Typically associated with medieval sieges and ancient warfare, the catapult has had a modern resurgence as a ministry and evangelism tool at Brunswick’s College Place United Methodist Church.
Instead of being used to “shoot arrows and hurl large stones” as in biblical times (2 Chron. 26:15), on Wednesday, September 8, College Place UMC’s catapult was unveiled and used to hurl water balloons across the church’s parking lot.
With a sin or stronghold written on them, the water balloons were launched into the air, symbolizing the letting go or release of the sin. Children, teens and adults gathered and drivers on nearby Altama Avenue slowed to watch the catapult launch the balloons.
Built by the church’s youth and a few adult volunteers, the catapult was the brainchild of College Place UMC member and carpenter Arthur Sanders. A volunteer youth worker, Sanders said that he got the idea for building a catapult from a Discovery Channel show.
“They built a large one (on the show) and it’s been something I’ve always wanted to do,” he said.
When the opportunity to help the youth work on a woodworking project became available, Sanders jumped at the chance to teach them to build a catapult.
“It was a lot better than building a desk or park bench. We wouldn’t have had nearly this many kids out here for the unveiling of a park bench,” he said, looking at the crowd.
The idea for the guys of the youth group to begin a woodworking project was initially born out of a desire to compete with the girls of the youth group. About 15 girls had begun a Bible study, and the young men didn’t want to be outdone, so they started their own group.
Begun at the beginning of June after school let out for the summer, the catapult project took about three months to complete. Working on Wednesday nights in a church member’s garage, the project helped the youth learn about responsibility and team work. It also helped span the age gap that is prevalent in many churches.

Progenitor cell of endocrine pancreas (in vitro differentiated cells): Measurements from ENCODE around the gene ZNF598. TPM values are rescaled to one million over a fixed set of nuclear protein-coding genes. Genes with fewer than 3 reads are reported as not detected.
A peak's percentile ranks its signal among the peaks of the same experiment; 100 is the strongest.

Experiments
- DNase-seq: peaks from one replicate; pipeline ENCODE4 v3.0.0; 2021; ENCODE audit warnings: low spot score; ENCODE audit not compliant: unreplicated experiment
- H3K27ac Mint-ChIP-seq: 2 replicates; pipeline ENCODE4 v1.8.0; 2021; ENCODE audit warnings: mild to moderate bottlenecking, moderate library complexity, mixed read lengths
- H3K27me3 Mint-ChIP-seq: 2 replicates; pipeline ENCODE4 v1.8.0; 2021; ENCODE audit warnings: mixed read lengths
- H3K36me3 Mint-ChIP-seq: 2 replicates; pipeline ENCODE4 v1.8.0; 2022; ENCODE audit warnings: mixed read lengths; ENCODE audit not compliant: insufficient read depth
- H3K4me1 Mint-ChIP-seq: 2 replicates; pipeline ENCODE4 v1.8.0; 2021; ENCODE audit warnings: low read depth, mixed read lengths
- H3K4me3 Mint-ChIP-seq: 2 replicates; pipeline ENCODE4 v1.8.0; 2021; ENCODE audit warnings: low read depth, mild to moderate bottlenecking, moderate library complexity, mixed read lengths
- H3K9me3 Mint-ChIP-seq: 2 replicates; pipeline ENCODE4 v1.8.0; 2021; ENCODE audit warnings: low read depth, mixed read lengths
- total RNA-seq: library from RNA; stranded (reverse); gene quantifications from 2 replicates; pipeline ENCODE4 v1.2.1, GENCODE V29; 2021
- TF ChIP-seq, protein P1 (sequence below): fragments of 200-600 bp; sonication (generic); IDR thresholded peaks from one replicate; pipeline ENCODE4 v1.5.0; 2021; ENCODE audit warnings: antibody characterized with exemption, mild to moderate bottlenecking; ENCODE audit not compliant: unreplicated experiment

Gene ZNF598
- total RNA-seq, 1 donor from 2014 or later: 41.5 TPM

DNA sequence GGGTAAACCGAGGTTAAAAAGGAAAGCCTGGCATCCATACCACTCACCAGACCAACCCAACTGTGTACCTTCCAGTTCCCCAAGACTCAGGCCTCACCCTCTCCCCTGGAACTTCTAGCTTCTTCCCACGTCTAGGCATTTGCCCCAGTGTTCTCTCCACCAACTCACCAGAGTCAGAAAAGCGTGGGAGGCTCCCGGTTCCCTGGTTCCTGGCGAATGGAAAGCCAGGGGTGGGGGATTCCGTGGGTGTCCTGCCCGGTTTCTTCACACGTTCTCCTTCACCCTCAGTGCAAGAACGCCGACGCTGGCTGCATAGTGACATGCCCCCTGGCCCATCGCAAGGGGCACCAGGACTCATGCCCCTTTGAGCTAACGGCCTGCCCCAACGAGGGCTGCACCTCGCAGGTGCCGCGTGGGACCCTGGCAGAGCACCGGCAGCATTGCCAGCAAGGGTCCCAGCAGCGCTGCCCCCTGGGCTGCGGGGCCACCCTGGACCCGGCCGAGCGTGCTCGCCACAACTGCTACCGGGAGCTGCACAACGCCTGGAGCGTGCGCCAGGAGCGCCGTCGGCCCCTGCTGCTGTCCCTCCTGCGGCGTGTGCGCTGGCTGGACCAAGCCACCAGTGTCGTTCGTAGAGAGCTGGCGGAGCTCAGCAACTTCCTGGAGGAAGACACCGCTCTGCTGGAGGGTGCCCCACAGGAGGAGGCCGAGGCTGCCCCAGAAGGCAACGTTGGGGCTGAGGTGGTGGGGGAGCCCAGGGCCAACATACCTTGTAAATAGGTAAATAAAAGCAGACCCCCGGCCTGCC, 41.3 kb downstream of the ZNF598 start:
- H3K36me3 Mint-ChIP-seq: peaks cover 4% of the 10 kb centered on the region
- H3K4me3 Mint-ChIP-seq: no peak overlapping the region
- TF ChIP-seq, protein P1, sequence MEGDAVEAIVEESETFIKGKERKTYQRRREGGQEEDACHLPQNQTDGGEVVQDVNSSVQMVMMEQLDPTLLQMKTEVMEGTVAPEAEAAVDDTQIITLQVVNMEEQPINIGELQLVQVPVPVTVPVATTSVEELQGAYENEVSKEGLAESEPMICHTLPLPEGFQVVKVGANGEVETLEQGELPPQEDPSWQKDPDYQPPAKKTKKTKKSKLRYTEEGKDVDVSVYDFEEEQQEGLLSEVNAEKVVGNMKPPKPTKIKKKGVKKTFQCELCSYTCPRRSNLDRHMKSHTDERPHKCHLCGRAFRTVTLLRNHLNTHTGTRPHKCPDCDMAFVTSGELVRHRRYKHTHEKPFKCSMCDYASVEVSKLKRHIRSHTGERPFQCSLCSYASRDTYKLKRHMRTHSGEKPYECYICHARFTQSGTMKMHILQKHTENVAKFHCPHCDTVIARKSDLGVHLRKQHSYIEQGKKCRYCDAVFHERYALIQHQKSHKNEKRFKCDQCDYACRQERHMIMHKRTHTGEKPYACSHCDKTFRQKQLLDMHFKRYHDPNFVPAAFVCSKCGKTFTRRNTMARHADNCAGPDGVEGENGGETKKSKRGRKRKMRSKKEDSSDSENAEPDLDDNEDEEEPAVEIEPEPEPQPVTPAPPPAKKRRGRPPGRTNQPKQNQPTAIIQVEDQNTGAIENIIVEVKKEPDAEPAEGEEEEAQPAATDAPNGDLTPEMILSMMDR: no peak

“This helped break down walls between ministries,” said Eric Stewart, College Place UMC’s director of student ministries. “It was no longer just youth and just adults; this connected them. They got to meet and work with people they didn’t know, and it helped connect different generations.”
Except for cutting a few boards, the students did all of the work themselves. Help, direction and guidance was given by Sanders and the other adult volunteers, but the bulk of the work was done by students.
“I think they all enjoyed it quite a bit,” Sanders said. “We were adamant that they were going to build it. The more they started to put pieces together the more interested and excited they seemed to get.”
Ryan Leotis, a 16-year-old member of College Place UMC and junior at Brunswick’s Glynn Academy, was a part of the group that built the catapult.
Deciding to get involved because he thought it would be a fun time to hang out with friends while learning about God, Leotis said that he learned about teamwork, dedication and the body of Christ.
“One of our leaders said that all the pieces on the catapult work together to do a common job, and that’s what we should do with our faith.”
Sanders, who created the catapult plans after hours of research, hopes that it will be used for outreach and other events in the future. More woodworking projects with the youth are likely, he said, and some girls in the youth group have indicated interest.
“We’ll probably have to do some serious projects, but I’d like to keep doing fun stuff like this,” he said. “A lot of kids think church is a boring place that they don’t want to have anything to do with, but we do a lot of neat things and have a lot of fun, and I hope this will spark some more interest in their peers and draw some people in.
“I enjoyed it because I was getting to help them with something they seemed to enjoy and get excited about. The Lord works in mysterious ways, and I think everybody who’s worked on this has been blessed by it.”
--By Kara Witherow, South Georgia Advocate editor
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